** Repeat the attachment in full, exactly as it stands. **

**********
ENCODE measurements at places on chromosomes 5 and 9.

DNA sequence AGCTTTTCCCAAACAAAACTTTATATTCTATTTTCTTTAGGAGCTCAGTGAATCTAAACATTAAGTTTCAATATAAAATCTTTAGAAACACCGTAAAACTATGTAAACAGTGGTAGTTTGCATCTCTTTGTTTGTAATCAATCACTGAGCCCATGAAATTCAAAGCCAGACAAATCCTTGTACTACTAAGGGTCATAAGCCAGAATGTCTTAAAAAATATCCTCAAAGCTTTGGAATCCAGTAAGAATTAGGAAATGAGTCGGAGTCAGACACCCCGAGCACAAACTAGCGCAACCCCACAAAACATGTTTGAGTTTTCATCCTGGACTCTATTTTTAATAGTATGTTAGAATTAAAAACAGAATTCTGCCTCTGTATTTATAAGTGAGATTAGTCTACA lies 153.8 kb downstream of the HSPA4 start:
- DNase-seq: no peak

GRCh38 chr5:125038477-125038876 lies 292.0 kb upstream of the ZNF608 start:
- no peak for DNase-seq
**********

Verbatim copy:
ENCODE measurements at places on chromosomes 5 and 9.

DNA sequence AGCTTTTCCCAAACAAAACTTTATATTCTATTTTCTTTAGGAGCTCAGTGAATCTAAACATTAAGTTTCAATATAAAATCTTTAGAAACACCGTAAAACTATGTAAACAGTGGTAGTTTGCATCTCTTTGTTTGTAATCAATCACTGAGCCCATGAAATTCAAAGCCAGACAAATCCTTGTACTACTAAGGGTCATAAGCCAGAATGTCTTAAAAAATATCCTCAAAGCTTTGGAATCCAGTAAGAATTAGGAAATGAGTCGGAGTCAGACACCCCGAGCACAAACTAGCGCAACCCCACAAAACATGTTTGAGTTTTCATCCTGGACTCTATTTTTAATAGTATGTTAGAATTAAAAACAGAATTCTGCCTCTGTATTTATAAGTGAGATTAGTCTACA lies 153.8 kb downstream of the HSPA4 start:
- DNase-seq: no peak

GRCh38 chr5:125038477-125038876 lies 292.0 kb upstream of the ZNF608 start:
- no peak for DNase-seq